"Seek ye first the kingdom of God, and Jas righteousness, and all these things shall be added unto you."—Mat_6:33.
Man is a compound being, formed of two parts; the one material and earthly the other immaterial and spiritual. The one requires temporal provision, the other spiritual; and both are necessary to his complete happiness The gospel meets both demands. It presents all possible spiritual good before the mind, and engages that all necessary temporal good shall be supplied to the body See Mat_6:25, Mat_6:23. But then, while both body and soul have wants to be supplied, and while both may lawfully engage our attention, reason and religion demand, that that which is most really important and intrinsically valuable should engage our first and chief attention This is the obvious meaning of the text: "Seek ye first the kingdom of God, and his righteousness; and all these things shall be added unto you."
Notice, I. The Direction given. And, II. The Promise annexed.
I. The Direction given.
"Seek ye first the kingdom of God, and his righteousness." Notice,
1. The objects of pursuit.
"Kingdom of God," &c. Kingdom of God sometimes signifies the Christian dispensation, Mar_1:15; sometimes the heavenly world, 1Co_15:50. It also signifies the spiritual privileges and blessings of the gospel; and it is in this sense we are to understand the declaration of the apostle, "The kingdom of God is not meat and drink," &c., Rom_14:17. Also, that saying of Christ is to be understood in the same sense, "Behold, the kingdom of God is within you;" Luk_17:21. The text is to be understood in like manner.
There is, however, a close and inseparable connection subsisting between these three kingdoms. By receiving the dispensation of the gospel with cordiality and joy, we become interested in and identified with its blessings and privileges; and through this spiritual kingdom we receive both a title and meetness for God's eternal kingdom and glory. But we are also to seek,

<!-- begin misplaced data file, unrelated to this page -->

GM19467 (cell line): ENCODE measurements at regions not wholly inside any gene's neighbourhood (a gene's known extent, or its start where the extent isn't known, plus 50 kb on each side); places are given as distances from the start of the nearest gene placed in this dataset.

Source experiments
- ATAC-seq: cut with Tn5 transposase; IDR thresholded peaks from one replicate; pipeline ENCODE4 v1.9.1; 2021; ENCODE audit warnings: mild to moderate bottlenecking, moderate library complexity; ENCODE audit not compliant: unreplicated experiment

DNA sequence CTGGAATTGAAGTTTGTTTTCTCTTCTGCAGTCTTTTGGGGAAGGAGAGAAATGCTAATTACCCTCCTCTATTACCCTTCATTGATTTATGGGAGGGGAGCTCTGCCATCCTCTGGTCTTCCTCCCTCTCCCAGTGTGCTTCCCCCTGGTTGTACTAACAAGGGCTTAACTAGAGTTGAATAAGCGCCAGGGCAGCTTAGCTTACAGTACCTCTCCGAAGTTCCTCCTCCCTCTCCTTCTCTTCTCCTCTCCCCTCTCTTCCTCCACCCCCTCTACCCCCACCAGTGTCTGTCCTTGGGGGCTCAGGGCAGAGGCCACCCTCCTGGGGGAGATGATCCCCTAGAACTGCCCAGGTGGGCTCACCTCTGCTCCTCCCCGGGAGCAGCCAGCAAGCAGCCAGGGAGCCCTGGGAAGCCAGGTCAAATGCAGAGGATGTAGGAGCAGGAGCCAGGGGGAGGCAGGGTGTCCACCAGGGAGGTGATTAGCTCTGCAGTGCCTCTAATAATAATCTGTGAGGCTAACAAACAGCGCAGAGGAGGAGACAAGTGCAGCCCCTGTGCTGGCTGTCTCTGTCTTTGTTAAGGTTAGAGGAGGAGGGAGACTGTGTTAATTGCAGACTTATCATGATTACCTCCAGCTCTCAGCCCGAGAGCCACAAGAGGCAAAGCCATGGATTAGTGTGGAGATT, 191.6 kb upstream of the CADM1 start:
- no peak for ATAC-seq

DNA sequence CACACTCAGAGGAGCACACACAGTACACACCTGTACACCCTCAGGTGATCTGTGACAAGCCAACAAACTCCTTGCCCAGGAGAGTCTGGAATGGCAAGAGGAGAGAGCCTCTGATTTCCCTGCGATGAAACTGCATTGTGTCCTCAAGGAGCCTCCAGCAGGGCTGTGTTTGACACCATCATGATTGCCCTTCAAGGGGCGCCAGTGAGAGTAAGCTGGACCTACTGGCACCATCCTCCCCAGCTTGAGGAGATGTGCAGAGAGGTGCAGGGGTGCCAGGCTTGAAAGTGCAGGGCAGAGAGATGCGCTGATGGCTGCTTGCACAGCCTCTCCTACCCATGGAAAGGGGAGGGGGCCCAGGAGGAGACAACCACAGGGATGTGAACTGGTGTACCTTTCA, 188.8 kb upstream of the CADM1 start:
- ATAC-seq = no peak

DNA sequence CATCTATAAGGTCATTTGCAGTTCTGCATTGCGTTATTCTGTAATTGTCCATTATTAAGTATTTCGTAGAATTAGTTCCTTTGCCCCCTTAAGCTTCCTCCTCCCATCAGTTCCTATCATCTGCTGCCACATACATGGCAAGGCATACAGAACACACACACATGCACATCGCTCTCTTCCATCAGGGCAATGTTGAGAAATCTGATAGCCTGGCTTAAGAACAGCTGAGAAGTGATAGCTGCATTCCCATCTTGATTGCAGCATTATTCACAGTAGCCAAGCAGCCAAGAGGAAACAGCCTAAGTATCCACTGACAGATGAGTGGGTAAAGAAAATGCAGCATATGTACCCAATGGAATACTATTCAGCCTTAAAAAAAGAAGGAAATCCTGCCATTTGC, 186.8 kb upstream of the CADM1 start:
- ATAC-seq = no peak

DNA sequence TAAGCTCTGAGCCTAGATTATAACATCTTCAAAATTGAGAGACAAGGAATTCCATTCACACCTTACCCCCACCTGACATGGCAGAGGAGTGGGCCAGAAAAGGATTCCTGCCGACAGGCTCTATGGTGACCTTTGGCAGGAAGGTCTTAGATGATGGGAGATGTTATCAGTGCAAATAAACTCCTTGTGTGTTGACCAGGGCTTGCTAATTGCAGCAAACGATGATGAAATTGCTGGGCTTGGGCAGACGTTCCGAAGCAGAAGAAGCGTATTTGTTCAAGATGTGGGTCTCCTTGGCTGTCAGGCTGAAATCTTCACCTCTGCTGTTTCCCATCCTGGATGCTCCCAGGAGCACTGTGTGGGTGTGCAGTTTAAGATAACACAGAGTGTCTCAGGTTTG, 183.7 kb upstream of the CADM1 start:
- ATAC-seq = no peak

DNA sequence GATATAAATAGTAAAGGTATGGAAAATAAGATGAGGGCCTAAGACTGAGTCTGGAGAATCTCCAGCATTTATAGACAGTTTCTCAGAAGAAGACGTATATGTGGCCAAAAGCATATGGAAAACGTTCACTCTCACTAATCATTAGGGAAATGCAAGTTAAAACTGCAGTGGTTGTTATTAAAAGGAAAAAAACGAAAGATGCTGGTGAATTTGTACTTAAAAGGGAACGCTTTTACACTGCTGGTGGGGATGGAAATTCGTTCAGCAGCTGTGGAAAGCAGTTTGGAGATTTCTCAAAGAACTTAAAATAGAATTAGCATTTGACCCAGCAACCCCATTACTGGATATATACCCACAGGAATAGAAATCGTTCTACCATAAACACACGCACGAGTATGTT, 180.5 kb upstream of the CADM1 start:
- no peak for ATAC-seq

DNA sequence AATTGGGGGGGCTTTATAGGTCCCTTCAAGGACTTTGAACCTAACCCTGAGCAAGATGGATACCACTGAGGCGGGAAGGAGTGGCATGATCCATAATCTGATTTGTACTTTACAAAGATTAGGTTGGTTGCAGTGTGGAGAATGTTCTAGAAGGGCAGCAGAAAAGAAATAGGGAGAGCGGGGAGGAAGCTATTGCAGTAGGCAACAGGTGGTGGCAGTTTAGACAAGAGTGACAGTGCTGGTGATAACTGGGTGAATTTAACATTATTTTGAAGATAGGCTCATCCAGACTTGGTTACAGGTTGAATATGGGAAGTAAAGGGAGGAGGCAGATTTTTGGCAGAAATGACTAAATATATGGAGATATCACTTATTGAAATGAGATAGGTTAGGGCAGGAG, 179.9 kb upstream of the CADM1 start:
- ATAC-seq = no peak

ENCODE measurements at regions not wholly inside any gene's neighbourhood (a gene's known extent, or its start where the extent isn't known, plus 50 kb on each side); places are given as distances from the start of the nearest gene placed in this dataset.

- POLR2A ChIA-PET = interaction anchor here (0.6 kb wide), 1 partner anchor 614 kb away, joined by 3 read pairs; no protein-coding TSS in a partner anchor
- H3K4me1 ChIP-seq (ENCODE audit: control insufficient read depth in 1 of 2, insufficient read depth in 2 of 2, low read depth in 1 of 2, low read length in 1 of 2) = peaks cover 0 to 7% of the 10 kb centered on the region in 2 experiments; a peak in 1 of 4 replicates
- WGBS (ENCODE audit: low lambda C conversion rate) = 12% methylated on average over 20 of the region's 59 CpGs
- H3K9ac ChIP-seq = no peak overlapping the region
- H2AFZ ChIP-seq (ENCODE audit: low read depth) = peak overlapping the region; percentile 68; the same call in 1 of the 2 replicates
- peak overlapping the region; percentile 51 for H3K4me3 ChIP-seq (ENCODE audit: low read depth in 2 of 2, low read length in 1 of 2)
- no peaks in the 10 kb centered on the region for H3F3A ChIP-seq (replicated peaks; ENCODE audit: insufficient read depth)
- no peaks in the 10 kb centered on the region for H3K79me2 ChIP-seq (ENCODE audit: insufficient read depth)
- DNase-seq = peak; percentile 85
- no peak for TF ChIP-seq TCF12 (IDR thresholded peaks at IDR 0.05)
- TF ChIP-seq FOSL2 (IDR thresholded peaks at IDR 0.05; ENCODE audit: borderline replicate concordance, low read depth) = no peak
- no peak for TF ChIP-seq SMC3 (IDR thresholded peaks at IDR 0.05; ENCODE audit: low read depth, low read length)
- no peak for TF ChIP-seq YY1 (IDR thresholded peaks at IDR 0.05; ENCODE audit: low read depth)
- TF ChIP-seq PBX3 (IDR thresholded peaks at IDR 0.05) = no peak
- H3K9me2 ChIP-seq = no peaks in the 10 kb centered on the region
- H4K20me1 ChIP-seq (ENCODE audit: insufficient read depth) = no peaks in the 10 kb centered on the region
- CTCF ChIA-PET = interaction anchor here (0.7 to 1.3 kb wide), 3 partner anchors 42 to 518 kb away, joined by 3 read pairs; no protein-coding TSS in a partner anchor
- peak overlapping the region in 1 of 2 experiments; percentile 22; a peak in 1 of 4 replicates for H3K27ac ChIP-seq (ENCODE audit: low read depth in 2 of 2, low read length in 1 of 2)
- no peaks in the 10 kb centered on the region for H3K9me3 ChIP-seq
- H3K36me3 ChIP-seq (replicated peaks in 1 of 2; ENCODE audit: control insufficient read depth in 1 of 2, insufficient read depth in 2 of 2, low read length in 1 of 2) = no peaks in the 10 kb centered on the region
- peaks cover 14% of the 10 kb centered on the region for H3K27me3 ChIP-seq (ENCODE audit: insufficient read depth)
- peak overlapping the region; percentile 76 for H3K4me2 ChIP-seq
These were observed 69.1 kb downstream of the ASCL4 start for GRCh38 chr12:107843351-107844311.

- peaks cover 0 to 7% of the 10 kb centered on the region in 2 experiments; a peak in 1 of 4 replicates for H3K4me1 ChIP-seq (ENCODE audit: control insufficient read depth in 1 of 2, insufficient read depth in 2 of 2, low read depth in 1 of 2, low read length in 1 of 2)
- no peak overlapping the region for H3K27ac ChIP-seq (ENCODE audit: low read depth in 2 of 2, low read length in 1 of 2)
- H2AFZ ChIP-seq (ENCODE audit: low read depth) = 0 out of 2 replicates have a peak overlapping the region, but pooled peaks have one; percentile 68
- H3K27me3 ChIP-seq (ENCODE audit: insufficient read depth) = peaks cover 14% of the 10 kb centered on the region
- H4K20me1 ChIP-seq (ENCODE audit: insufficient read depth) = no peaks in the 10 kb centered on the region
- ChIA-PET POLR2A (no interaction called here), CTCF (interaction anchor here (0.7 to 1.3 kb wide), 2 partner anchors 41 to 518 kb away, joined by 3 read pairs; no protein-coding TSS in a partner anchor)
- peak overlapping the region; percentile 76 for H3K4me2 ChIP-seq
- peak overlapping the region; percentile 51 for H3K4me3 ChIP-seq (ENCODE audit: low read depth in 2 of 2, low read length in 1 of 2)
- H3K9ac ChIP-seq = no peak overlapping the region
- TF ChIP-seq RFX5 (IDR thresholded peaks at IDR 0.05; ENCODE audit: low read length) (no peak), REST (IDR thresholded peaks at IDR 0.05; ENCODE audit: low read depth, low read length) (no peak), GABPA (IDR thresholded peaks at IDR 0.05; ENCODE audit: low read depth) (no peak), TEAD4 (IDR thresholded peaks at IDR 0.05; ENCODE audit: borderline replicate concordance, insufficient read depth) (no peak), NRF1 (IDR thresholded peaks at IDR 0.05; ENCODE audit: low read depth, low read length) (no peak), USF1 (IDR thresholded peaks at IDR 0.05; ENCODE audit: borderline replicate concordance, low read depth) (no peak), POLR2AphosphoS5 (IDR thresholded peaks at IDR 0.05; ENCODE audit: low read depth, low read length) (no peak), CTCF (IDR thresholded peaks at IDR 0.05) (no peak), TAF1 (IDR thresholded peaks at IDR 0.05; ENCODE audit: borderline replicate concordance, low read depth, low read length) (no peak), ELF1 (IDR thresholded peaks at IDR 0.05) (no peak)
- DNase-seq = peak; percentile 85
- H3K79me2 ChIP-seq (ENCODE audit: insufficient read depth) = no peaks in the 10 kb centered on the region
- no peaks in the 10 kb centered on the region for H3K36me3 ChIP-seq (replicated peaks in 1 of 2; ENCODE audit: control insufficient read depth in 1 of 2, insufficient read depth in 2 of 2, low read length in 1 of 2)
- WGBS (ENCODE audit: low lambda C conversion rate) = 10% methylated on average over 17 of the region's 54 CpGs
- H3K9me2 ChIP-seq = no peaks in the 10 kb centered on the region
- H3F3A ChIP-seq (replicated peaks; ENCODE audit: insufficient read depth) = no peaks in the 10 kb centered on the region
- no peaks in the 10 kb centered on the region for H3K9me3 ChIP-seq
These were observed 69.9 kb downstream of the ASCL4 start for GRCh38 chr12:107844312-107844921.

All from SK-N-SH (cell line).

(2) Sanctifying righteousness; or the renewing of the mind by the Spirit of God. Eph_4:2-3, Eph_4:4; 2Co_3:18.
(3) Practical righteousness; or obedience to the commandments of God. Rom_6:13; Eph_5:9; 1Jn_2:29. Observe, these things we are,
3. To seek.
"Seek ye," &c. This implies,
(1) A consciousness of our need of them. Many do not feel this, many are totally indifferent to them. But the soul awakened to the realities of religion is deeply impressed with the necessity of them. It also implies,
(2) Earnest application for them. Application to the right source—throne of grace. In a right way—by fervent and believing prayer; Heb_4:14. And with perseverance, until we obtain them. Importunate widow. Woman of Canaan, &c.
4. These things are to be sought first. "Seek ye first," &c.
(1) In point of time we should seek them first. Religion should have the precedence of every thing; should be the foundation of the business of life. We only set out right in life when we do so upon this principle. 2Ch_28:9; Ecc_12:1; Lam_3:27.
(2) First in point of importance and attention. Our arrangements must be based here. Our chief thoughts, and cares, and anxieties must be absorbed in this. Everything else must be made to subserve it: all other things transacted in reference to it.
But why must these things be sought first?
(1) Because of their superlative worth. Pearl of great price. The excellency and end of life. All other things comparatively but as dross, &c. Php_3:8, &c.